Monday, November 24, 2014

Schoolhouse set to mark 125th anniversary

By CLINTON DICK, Herald Staff Writer | 7/23/2014

With Ottawa planning to celebrate its 150th birthday this fall, a community landmark to the north also is set to pass a major historical milestone.

The Pleasant Valley Schoolhouse, about four miles west of Wellsville at the intersection of Tennessee and Thomas roads, is marking its 125th anniversary 4 p.m. Saturday with a celebration that is to include historical elements from when school was in session at the one-room building, Jeanine Berrier, organizer, said.

With Ottawa planning to celebrate its 150th birthday this fall, a community landmark to the north also is set to pass a major historical milestone.

The Pleasant Valley Schoolhouse, about four miles west of Wellsville at the intersection of Tennessee and Thomas roads, is marking its 125th anniversary 4 p.m. Saturday with a celebration that is to include historical elements from when school was in session at the one-room building, Jeanine Berrier, organizer, said.

“We have prepared visual boards with pictures, as many as we could get our hands of classes that have been held in the school,” Berrier said. “The number of kids in the school was horrendous, you’d have 40 to 50 kids in there because there were a lot of farmers and they had a lot of children. I know there were seven in my dad’s family. We have some items that have been held onto very cautiously over the years. We’ll have some of those we’ve been able to get a hold of. I’ll also have some of our Birthday Club things on display. There’s going to be a lot of visuals. We’ll be serving cookies, lemonade, ice tea and water.”

Berrier, a member of the Women’s Birthday Club which meets at the schoolhouse regularly, said the facility has historical significance to the community. While school hasn’t met in the building since 1951, it has been used periodically as a community building, as well as a place for wedding receptions, family reunions and other get-togethers, Berrier said.

“Of course, the schoolhouse it not in operation, but we still do have events there,” she said. “We needed to let the world know we’ve been around that long.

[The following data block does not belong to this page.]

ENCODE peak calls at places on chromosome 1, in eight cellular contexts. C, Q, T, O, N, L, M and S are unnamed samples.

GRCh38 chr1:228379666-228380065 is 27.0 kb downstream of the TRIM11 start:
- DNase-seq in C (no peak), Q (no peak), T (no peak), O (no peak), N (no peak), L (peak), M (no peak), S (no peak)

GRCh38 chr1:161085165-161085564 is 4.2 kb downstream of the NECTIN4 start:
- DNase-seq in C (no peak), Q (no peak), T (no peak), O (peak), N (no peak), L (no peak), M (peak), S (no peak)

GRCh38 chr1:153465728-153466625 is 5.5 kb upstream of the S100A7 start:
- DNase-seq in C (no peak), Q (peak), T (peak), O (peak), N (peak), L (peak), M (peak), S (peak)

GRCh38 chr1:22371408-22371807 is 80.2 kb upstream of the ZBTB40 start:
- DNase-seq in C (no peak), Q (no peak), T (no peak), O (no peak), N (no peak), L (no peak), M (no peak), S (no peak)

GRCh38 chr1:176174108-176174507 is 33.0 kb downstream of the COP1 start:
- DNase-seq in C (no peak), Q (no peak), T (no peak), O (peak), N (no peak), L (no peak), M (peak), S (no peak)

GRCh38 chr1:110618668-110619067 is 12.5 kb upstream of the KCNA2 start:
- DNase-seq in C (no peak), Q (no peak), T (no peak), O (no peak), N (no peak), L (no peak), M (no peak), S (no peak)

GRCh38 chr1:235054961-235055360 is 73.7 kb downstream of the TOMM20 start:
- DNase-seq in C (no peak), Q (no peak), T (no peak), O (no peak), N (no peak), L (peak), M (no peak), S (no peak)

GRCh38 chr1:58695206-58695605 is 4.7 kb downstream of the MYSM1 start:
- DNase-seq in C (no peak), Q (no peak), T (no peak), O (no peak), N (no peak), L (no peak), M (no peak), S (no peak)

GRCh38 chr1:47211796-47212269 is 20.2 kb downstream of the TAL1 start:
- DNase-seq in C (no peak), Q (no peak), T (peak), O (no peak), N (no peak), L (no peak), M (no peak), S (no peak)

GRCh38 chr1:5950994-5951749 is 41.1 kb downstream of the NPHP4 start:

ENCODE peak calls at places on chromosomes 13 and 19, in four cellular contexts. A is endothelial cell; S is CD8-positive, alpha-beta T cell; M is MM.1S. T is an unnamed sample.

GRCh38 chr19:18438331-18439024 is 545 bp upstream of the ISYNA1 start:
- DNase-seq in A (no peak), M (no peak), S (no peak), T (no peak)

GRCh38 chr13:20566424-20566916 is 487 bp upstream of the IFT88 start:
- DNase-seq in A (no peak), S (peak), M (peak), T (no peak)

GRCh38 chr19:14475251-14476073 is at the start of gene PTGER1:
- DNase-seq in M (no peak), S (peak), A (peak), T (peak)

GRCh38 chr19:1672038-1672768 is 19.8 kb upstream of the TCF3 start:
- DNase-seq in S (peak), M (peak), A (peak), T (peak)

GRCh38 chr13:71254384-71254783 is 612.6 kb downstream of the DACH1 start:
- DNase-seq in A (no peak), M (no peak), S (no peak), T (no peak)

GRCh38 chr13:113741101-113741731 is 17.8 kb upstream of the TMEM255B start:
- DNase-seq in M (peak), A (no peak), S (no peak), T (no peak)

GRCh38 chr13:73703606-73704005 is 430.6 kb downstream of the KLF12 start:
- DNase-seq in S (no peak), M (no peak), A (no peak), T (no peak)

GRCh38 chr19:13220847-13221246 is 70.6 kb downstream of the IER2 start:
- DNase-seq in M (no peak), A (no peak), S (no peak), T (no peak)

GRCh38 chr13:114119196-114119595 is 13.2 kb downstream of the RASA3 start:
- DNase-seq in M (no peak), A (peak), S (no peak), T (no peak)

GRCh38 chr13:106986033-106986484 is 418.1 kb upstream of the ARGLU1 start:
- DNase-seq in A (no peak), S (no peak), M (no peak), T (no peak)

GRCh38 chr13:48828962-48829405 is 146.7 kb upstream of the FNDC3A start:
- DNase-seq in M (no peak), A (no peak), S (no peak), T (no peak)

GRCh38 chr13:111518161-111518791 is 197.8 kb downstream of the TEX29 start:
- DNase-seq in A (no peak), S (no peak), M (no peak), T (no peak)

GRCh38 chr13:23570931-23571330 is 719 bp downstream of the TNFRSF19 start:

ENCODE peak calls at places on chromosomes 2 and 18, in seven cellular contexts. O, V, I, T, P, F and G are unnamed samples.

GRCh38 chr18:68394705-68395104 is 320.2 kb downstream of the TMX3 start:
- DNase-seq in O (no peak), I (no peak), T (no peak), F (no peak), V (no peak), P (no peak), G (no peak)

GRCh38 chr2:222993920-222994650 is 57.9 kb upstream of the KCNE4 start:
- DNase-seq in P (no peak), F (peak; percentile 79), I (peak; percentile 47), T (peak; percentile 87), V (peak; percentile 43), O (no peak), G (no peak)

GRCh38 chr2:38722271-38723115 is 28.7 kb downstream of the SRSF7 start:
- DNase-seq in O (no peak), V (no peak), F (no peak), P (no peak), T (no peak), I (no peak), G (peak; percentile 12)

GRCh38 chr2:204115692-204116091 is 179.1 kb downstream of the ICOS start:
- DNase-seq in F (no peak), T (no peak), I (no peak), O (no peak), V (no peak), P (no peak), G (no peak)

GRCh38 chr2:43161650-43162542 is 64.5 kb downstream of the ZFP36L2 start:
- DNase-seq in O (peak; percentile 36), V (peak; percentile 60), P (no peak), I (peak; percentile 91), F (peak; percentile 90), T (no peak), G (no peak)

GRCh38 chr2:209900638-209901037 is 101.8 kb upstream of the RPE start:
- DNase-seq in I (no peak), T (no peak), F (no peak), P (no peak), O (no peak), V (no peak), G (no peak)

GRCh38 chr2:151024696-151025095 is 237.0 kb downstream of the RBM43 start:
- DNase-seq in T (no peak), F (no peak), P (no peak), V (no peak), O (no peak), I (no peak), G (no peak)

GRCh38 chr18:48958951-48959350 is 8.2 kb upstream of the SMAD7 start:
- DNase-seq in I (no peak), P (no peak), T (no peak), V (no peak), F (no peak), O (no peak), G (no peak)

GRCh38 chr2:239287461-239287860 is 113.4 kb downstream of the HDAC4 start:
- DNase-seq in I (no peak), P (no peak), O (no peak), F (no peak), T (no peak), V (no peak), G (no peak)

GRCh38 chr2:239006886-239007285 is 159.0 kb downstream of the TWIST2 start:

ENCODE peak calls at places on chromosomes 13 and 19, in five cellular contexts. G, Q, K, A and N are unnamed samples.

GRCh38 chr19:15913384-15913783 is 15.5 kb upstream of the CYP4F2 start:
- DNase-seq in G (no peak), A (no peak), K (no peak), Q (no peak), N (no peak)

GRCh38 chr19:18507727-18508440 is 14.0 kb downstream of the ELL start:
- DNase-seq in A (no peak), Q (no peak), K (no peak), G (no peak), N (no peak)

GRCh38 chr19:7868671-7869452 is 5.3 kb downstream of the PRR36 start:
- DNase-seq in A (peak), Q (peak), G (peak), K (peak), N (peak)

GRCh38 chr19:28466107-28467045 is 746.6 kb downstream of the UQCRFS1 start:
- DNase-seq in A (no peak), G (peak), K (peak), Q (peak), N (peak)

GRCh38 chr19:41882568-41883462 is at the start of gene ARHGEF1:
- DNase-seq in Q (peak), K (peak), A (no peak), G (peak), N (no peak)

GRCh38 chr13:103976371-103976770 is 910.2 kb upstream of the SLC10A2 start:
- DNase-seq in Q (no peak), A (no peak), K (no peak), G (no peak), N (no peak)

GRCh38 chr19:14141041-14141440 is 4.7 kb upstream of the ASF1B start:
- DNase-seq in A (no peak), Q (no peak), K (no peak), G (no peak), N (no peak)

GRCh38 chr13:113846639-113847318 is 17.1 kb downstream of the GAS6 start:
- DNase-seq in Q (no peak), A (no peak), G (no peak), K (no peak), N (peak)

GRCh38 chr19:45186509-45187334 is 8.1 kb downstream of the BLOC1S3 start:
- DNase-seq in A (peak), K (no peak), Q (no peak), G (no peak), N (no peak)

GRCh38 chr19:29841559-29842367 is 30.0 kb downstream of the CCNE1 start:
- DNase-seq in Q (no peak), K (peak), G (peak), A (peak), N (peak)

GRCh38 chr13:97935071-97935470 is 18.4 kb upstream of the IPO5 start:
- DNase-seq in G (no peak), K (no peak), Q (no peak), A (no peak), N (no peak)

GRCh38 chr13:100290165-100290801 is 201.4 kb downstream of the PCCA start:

“The second Thursday of the month is the Women’s Birthday Club. We meet [at Pleasant Valley Schoolhouse] and have lunch together and it is kind of a potluck. We have quarterly meetings then for the community and for anyone who wants to come. You don’t have to live in Pleasant Valley or really have a connection to it.”

Invitations also are being extended to those involved with the schoolhouse, including former students and families, former teachers and families and current and former neighbors and friends.

“We’ve heard tentatively that some people are coming back [for the 125th],” Berrier said. “We have one teacher and I know she’ll be there. We are trying to reach out to the families of people who went there. We may have a pictures of them. There was one person who we had a photo of her father and she didn’t know. I said, ‘I’ve got it,’ and she said, ‘Oh my gosh.’”

The history of the school itself dates back to the 1860s. Pleasant Valley School was established in a private home about four miles west of Wellsville in the early 1860s and was known as School District No. 2. Three schoolhouses were built in the vicinity, the first being across a creek that had no bridge, Berrier said. When the creek flooded because of rains, parents had to ride on horseback to pick up their children from school. Because of flooding issues, the school was abandoned in 1883, she said.

The same year, Henry Rand was hired to build a second schoolhouse located a half mile north of the previous location. That schoolhouse was built and used for six years before being burned down because of a faulty flue, she said.

The third and present schoolhouse was built by Henry Mignot in 1889 in the current location. An account of the school’s history stated that enrollment hit 60 to 80 pupils at one point, with ages ranging from 5 to 25, Berrier said.

Because of a decline in enrollment, the district combined with Wellsville schools in 1951 and, after School District No. 2 was disbanded in 1954, the Pleasant Valley community purchased the schoolhouse building for one dollar to use as a community building, she said.

Pleasant Valley Schoolhouse was placed on the National Register of Historic Places in August 2003 and it received a Heritage Trust Fund grant which reimbursed 80 percent of the about $54,000 cost for repairs to the building. The community organized living histories and other events to help pay off the balance of the repair costs, she said.

For Berrier, the schoolhouse also holds significance to her family.

“Our grandfather was one of the first students in the school when it started,” she said. “All of my dad’s family went to school there. Charles, my dad’s brother, his brothers and sisters went to school there.

“It has quite a history. It is pretty precious to my family, the Coffman family, because it is where my mother [Leona McLaughlin] met my father [Kenneth Coffman].”

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